Opening its doors to visitors again, the Kambalakonda Eco Park, also known as Kambalakonda Wildlife Sanctuary, announced, in a press note, that the park administration is planning to conduct a camera trapping exercise at the eco park, as per the National Tiger Conservation Authority (NTCA) guidelines. This will be the first time a camera trapping exercise is happening at the wildlife sanctuary. The camera trapping exercise will provide information about the presence of different wild animals, and carnivores, in the park.
Camera trapping is a method that provides data on species locations, population sizes and how these respective species are interacting. The cameras used for this exercise are digital cameras connected to an infrared sensor that can “detect” objects that are moving. When an animal moves past the sensor, it detects and records an image or video to the memory card for later retrieval.
In a conversation with Yo! Vizag, Anant Shankar IFS, District Forest Officer (DFO), Andhra Pradesh Forest Department, Visakhapatnam, elucidates that firstly, the GIS (Geographic Information System) maps of the entire forest areas would be generated. With the help of the maps generated, the entire area would be divided into grids (4 sq. km grids each). At the centre of each grid, two cameras would be placed wherever these animals generally move. This exercise would be conducted for 30 days. After completion of the exercise, the collected data would be passed through a software, which will help obtain the required data.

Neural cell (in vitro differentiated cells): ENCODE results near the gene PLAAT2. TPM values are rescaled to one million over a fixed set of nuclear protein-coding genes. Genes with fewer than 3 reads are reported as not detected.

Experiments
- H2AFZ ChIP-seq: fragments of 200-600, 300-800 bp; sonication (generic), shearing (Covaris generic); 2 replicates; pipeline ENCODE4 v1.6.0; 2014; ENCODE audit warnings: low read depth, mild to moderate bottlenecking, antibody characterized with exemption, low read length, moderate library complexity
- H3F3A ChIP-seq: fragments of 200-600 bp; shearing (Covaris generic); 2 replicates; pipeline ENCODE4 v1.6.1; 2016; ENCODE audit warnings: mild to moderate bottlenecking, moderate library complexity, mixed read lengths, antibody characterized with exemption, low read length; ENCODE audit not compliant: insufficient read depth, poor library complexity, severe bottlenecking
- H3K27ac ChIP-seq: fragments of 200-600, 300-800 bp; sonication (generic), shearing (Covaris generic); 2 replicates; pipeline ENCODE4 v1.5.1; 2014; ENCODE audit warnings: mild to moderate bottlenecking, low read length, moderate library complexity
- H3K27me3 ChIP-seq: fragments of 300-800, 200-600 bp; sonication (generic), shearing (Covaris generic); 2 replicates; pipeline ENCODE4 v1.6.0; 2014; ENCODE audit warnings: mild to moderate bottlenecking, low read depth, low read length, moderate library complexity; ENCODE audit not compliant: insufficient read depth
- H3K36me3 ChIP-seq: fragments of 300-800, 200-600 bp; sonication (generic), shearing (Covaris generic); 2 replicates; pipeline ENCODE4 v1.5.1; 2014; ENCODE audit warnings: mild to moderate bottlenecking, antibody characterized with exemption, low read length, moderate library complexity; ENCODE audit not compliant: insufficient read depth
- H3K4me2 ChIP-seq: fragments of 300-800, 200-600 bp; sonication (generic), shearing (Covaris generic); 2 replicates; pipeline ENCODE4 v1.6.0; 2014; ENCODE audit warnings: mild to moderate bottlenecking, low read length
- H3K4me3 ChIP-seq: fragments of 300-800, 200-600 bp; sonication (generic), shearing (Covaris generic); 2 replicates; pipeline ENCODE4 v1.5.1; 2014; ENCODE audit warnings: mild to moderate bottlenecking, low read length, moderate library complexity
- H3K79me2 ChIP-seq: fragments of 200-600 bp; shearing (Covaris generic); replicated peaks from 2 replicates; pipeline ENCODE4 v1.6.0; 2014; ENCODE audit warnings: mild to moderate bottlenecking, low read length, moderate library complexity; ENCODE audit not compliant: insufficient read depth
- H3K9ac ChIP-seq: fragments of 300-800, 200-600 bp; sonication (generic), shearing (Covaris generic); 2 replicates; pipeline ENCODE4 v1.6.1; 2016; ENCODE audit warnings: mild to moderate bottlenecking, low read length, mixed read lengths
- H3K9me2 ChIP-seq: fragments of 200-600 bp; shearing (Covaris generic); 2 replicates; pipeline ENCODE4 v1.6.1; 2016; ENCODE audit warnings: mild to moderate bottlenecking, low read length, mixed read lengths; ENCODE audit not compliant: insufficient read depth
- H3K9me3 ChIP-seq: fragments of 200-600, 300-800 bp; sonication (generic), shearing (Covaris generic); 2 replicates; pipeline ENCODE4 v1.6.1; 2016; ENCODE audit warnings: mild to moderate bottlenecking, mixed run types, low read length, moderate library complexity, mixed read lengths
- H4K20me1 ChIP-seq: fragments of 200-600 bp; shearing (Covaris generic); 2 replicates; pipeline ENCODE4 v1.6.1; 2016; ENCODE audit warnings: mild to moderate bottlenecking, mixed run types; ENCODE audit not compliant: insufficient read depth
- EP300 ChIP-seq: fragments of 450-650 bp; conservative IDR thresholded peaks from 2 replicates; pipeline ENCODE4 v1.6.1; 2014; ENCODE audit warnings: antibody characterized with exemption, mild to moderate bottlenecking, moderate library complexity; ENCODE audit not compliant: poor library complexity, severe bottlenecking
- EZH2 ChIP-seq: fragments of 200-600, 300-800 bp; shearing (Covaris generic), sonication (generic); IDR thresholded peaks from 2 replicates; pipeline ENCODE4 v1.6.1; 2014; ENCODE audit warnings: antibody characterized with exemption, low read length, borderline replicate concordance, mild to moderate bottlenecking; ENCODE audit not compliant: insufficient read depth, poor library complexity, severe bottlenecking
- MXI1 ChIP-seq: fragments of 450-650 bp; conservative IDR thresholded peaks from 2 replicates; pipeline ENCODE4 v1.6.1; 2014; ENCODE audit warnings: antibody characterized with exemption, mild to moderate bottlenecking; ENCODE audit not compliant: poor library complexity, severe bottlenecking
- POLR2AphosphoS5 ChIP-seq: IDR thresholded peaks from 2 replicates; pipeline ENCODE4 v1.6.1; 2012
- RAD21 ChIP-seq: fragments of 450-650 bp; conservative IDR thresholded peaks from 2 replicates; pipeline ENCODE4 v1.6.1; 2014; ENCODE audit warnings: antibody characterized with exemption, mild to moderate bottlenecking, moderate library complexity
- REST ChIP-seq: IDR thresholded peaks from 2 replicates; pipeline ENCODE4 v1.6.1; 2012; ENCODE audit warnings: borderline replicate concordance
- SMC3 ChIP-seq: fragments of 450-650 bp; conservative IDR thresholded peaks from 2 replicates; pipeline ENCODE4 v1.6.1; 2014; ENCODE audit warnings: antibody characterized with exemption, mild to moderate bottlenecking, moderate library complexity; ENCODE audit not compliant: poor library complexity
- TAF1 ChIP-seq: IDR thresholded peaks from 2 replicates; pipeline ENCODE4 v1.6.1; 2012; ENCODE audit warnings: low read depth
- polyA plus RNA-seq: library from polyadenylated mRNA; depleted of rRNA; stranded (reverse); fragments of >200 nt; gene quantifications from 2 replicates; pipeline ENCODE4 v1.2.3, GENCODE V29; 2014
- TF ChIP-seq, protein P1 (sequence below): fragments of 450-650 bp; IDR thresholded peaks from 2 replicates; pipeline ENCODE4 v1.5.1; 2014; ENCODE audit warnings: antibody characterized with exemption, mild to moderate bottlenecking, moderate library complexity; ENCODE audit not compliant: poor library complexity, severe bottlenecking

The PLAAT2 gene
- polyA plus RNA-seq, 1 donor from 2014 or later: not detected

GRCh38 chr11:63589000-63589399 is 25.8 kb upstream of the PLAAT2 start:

Adding to the aforesaid, Mr. Shankar says, “This exercise is primarily to control the tiger species. But, there are several other uses of the camera traps. There are many animals which we either cannot see with our naked eyes or they do not come out because they are very shy, or they do not come out during the day, such as the pangolins, porcupines, or tortoises. To get their precise location and population sizes, camera trapping is very helpful. Camera trapping will also help keep track of the various species of deer at the Kambalakonda wildlife sanctuary.”
Over the last decade, candid images and videos of wildlife have been widely shared on social media and have been featured in countless documentaries. From being an experimental technology, camera trapping has been extensively used by biologists, photographers and hobbyists. With the Kambalakonda Eco Park reopening, people can visit this beautiful place and experience nature like nowhere else in the city.